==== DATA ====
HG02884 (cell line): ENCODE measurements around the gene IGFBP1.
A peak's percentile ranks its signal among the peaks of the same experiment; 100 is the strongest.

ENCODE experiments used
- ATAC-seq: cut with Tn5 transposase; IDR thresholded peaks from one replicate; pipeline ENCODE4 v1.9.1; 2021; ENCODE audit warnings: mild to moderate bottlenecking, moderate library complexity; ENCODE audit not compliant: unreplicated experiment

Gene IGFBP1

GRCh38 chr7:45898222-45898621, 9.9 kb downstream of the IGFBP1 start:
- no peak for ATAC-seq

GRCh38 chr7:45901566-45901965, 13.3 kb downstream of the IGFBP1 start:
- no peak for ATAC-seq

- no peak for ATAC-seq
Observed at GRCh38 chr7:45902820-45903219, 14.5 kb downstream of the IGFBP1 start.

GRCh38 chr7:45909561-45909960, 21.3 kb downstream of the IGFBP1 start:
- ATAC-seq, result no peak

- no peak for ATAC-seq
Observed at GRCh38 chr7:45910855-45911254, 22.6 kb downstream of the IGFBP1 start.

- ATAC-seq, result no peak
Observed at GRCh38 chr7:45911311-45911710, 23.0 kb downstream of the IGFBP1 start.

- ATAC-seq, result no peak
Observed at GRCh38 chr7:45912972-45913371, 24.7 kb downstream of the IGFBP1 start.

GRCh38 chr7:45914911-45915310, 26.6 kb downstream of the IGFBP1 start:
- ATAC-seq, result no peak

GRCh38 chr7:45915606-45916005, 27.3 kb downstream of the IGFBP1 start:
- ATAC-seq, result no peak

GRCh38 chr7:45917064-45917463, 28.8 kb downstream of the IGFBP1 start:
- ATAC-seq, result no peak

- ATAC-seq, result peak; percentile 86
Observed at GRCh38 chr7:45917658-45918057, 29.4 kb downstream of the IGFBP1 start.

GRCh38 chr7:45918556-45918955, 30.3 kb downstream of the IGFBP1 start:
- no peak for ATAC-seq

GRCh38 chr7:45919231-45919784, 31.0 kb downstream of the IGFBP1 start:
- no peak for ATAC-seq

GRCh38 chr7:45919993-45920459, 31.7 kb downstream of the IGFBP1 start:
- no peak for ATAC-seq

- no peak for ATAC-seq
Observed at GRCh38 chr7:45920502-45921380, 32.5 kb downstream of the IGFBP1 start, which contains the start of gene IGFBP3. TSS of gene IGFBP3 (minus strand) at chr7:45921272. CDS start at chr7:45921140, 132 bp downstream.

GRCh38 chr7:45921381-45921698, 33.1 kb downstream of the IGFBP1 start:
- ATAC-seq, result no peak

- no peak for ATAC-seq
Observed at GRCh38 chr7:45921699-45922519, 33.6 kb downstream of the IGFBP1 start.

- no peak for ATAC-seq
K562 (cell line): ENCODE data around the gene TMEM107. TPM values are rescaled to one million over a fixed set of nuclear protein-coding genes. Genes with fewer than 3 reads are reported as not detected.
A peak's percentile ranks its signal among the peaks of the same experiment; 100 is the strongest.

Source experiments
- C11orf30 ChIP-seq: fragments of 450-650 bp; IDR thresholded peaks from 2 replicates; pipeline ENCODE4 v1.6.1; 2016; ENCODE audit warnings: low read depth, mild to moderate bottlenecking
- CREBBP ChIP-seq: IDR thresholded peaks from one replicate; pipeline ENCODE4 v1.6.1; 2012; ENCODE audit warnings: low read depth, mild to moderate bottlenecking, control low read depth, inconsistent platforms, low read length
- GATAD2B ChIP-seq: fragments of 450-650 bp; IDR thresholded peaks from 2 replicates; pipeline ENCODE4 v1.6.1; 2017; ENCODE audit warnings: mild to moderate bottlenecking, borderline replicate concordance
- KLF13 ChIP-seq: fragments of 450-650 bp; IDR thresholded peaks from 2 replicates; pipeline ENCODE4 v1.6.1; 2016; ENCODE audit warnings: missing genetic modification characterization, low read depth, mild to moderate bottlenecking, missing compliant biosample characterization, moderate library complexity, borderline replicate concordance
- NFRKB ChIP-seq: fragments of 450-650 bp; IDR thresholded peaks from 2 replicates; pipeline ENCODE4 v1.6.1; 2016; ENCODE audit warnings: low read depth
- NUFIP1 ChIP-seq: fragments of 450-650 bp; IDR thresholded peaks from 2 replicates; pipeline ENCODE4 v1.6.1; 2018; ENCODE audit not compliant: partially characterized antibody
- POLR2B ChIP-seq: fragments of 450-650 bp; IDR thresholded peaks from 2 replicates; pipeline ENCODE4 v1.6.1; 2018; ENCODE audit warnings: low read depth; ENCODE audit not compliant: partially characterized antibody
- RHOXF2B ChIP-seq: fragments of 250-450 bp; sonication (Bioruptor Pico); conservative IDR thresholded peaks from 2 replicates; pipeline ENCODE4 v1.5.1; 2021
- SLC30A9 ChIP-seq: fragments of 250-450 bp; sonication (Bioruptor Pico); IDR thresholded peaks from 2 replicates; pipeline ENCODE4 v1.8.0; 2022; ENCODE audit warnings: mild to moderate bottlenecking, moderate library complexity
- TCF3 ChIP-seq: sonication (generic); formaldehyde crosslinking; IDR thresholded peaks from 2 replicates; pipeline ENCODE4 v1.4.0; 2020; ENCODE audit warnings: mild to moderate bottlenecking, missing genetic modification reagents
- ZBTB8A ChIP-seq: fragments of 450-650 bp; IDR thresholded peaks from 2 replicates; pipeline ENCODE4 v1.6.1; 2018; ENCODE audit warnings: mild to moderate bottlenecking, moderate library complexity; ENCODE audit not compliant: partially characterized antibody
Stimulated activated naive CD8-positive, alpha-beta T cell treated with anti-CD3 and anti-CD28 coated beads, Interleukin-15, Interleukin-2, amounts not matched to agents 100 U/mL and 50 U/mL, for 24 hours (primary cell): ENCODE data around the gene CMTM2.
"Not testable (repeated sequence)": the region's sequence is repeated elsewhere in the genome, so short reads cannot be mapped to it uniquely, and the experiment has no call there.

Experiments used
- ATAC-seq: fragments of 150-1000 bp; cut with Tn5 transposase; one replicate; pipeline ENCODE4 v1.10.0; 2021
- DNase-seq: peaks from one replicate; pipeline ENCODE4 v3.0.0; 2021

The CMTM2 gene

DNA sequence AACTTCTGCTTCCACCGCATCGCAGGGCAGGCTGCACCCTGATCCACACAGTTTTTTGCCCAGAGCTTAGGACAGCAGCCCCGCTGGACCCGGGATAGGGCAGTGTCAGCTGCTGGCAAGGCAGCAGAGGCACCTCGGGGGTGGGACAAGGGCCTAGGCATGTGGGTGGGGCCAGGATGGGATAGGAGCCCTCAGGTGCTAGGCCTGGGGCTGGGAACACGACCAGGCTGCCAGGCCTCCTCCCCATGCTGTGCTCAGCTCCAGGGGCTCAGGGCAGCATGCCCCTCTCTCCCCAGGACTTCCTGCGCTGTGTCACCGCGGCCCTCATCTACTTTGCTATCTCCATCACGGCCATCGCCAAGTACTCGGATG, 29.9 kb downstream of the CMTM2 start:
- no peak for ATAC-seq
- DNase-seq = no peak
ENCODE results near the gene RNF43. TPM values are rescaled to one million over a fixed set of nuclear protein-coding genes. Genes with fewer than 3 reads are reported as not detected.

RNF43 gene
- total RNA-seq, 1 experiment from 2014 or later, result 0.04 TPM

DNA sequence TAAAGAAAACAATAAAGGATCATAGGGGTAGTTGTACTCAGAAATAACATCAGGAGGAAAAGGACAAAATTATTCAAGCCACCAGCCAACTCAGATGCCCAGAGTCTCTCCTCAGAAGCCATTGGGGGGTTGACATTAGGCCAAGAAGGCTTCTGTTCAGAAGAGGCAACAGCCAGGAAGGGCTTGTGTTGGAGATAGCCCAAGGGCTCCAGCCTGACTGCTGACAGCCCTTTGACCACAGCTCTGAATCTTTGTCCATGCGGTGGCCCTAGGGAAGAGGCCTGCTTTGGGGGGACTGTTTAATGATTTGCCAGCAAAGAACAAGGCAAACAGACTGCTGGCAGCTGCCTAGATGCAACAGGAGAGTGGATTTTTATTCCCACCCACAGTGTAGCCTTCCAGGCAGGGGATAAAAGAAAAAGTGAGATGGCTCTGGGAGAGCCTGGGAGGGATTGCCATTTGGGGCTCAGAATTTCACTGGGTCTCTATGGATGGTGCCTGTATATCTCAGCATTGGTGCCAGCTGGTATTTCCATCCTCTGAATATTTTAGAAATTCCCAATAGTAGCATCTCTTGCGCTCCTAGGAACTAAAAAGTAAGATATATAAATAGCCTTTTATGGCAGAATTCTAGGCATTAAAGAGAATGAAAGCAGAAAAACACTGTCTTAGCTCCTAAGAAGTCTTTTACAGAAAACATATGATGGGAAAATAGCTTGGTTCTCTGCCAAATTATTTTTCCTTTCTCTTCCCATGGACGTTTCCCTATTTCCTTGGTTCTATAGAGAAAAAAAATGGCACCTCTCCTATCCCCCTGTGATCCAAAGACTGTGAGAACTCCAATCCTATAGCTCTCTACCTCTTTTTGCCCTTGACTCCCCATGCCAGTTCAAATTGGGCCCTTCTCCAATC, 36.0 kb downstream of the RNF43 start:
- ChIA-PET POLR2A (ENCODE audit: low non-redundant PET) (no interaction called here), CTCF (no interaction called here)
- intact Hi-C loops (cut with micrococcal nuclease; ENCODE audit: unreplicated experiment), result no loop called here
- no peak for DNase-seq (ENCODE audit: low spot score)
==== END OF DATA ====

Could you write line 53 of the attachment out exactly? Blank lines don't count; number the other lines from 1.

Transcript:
- TCF3 ChIP-seq: sonication (generic); formaldehyde crosslinking; IDR thresholded peaks from 2 replicates; pipeline ENCODE4 v1.4.0; 2020; ENCODE audit warnings: mild to moderate bottlenecking, missing genetic modification reagents